Crankshaft Position Sensor Timing Chart

 

Establishing the required timing relationship between the sensor and trigger wheel is a complicated process and some trial and error experimentation will be required. The sensor waveform and timing chart information we have presented above can serve as a starting point. Once the components are mounted on the engine, you can connect a Daytona Twin Tec ECM and use a timing light. When you crank the engine, the ignition should fire at TDC.  

 

Gear Tooth Sensor Suppliers  

The table below lists major suppliers:

Supplier Website
AEC (American Electronic Components) www.aecsensors.com
Cherry www.cherrycorp.com
Delphi www.delphi.com
Diamond www.diamond-us.com
Honeywell www.honeywell.com

SSI (OE supplier for H-D)

www.ssitechnologies.com
Wabash www.wabashtech.com

 

Gear Tooth Sensor Data Sheets and Application Notes  

We have compiled data sheets and application notes for applicable gear tooth sensors from the vendors listed above. The Honeywell application notes (Introduction to VR Sensors and Hall Effect Sensing Chapters 1-7) are particularly useful. The compilation is in the form of a ZIP archive file that you can download by clicking on the link below. You will require PKZIP to unzip the individual files within the archive. If you do not have PKZIP installed on your computer, you can download it from the PKWARE Inc. website.

Gear Tooth Sensor Data Sheets and Application Notes

 

Vehicle Speed Sensor Using Driveshaft Mounted Split Collar Magnet Assembly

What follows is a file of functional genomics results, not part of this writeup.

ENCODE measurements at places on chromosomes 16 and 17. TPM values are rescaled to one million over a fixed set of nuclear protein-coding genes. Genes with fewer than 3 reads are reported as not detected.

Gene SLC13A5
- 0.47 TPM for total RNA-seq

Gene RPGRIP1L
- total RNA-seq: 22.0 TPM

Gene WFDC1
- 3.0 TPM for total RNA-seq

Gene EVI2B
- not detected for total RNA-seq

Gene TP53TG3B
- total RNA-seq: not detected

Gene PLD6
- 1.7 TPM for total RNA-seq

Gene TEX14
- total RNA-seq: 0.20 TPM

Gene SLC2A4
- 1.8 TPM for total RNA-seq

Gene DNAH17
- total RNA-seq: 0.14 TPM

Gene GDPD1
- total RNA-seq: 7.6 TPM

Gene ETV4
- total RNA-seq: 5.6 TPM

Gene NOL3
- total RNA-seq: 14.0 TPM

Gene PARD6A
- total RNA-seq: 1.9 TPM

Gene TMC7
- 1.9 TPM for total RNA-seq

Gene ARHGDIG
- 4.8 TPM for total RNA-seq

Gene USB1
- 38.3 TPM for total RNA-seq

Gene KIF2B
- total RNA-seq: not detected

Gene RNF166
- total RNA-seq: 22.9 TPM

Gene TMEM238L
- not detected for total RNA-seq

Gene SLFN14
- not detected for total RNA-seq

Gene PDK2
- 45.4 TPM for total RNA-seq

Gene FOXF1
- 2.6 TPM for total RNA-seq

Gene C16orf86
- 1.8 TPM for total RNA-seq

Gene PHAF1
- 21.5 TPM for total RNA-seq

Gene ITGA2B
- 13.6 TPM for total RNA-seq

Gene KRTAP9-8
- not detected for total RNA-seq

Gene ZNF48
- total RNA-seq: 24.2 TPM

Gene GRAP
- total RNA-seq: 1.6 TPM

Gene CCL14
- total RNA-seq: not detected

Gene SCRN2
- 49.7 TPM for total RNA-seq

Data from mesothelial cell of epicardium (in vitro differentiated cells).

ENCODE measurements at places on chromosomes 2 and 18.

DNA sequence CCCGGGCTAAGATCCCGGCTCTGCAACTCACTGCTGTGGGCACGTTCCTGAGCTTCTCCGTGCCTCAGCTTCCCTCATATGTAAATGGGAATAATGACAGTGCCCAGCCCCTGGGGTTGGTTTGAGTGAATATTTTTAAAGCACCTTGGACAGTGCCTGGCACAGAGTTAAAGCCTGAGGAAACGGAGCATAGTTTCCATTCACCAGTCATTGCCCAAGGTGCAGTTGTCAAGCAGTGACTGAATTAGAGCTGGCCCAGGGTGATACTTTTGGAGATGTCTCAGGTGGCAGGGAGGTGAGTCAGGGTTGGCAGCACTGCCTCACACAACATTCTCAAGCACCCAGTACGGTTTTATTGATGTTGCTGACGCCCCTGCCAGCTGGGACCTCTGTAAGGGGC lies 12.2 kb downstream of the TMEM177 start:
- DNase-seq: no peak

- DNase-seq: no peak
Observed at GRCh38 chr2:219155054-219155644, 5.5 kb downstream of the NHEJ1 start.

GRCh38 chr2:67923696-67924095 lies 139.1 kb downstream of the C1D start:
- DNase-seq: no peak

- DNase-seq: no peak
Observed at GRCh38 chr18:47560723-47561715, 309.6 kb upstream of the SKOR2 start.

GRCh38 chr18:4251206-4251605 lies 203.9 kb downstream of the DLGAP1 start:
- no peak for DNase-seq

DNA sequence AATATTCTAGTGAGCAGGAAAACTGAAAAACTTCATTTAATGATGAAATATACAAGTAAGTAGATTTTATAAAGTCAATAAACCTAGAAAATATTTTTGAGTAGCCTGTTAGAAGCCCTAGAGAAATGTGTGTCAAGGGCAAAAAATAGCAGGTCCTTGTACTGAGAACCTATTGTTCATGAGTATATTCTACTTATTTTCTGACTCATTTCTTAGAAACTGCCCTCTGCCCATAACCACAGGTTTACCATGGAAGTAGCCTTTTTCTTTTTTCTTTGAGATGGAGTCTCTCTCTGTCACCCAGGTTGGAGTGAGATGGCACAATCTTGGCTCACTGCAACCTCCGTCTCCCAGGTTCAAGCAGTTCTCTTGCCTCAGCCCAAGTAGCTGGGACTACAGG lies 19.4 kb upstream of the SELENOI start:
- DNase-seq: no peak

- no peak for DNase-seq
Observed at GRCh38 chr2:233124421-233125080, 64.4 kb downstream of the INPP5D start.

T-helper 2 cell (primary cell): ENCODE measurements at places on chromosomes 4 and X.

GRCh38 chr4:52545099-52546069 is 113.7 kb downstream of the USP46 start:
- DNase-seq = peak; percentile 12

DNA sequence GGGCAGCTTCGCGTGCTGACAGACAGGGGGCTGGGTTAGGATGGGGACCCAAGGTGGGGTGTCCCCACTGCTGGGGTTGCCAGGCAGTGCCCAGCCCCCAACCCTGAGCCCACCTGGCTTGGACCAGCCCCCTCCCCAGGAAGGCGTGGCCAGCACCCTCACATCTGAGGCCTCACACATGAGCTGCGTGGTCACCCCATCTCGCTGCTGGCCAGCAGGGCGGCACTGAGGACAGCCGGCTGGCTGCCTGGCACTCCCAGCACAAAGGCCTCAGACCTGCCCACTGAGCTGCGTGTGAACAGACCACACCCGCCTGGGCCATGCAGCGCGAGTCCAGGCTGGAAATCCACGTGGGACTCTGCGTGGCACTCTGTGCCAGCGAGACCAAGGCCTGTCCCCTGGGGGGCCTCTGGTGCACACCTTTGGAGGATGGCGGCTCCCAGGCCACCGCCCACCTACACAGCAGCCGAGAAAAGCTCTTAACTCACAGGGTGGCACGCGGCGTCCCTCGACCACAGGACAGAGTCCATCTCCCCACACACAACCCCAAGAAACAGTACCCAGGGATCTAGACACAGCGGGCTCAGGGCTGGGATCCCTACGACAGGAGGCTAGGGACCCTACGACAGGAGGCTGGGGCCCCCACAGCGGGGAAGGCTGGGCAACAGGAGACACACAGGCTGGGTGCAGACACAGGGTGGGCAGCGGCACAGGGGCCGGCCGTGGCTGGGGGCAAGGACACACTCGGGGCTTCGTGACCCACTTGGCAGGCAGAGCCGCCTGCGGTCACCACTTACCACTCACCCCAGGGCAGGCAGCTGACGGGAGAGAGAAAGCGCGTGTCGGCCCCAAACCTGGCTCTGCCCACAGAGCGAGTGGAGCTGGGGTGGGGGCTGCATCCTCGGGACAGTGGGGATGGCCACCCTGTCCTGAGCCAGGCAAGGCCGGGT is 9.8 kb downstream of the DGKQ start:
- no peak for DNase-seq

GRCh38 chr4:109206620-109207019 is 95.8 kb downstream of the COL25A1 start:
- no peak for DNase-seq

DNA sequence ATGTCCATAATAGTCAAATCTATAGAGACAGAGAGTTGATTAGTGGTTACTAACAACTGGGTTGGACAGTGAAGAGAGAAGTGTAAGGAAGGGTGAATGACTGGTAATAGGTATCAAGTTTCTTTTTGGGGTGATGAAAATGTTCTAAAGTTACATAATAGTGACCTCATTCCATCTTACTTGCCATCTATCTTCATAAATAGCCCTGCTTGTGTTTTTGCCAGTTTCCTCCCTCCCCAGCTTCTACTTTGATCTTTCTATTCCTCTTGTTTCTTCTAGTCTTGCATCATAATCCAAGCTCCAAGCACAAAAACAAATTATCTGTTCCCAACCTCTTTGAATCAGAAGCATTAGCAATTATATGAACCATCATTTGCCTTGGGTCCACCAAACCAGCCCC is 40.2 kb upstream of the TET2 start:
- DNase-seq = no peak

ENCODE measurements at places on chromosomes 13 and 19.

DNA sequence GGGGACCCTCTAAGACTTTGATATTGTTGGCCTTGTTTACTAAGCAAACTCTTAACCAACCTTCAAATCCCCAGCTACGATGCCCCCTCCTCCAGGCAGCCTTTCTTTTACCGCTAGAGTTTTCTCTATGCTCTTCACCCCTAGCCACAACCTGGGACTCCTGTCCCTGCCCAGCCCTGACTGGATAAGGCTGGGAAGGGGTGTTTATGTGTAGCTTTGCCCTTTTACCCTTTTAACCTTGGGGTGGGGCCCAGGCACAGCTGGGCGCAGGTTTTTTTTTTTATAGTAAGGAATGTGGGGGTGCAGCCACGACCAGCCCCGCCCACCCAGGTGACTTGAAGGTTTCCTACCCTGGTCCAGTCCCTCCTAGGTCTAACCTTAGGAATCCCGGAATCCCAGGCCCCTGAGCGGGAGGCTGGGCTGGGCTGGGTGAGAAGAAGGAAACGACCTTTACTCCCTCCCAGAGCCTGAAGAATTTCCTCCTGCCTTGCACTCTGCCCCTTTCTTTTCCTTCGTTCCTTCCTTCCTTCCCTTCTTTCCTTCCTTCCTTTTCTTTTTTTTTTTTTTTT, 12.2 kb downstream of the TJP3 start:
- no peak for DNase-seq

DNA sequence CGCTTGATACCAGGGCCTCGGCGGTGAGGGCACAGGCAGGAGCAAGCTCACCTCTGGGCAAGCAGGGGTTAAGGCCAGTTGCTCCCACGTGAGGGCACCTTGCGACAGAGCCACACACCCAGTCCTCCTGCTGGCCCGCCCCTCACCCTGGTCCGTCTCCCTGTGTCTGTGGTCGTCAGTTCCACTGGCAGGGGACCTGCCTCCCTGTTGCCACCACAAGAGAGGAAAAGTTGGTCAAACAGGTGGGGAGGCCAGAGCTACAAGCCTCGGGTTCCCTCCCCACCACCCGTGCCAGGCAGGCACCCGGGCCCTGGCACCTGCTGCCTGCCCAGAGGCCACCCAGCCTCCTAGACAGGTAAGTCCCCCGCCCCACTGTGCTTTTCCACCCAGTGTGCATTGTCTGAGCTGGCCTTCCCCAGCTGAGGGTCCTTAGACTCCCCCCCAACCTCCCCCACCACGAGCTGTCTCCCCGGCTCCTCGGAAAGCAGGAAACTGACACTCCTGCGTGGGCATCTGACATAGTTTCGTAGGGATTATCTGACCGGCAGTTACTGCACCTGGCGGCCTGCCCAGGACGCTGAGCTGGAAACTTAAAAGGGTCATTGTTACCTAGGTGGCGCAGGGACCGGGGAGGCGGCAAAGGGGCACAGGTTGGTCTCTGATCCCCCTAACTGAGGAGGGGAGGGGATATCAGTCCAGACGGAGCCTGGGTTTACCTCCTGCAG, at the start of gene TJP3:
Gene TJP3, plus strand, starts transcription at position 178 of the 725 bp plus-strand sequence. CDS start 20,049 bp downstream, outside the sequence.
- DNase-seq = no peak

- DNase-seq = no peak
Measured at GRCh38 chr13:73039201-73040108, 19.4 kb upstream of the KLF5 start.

A Hall Effect sensor along with a driveshaft mounted split collar magnet assemebly such as the 800-CL-2M series available from Racepak (www.racepak.com) can be installed on older race vehicles for vehicle speed data logging with Daytona Sensors CD-1, NC-1, NC-2, SL-1, and TC-1 systems. The Racepak split collar magnet assembly is typically installed on the rear yoke or coupler and is available in a wide range of standard and custom sizes. 

Unlike the gear tooth sensors described above, this application does not require a special Hall Effect sensor with biasing magnet. A Honeywell P/N SR3F-A1 unipolar Hall Effect sensor available from Digi-Key (www.digikey.com) can be connected as shown below.  The 4.7K ohm pull up resistor provides a 0-12V square wave signal. 

 

Vehicle Speed Sensor Hookup

Daytona Sensors P/N 116003 vehicle speed sensor harness, shown below, includes the Honeywell sensor and 4.7K resistor. Additional details, including a formula to calculate the VSS frequency based on gear ratio and tire OD, are available in the Vehicle Speed Sensor Tech Note.

Daytona Sensors P/N 116003 Vehicle Speed Sensor Harness and Typical Magnet Collar (Not Included)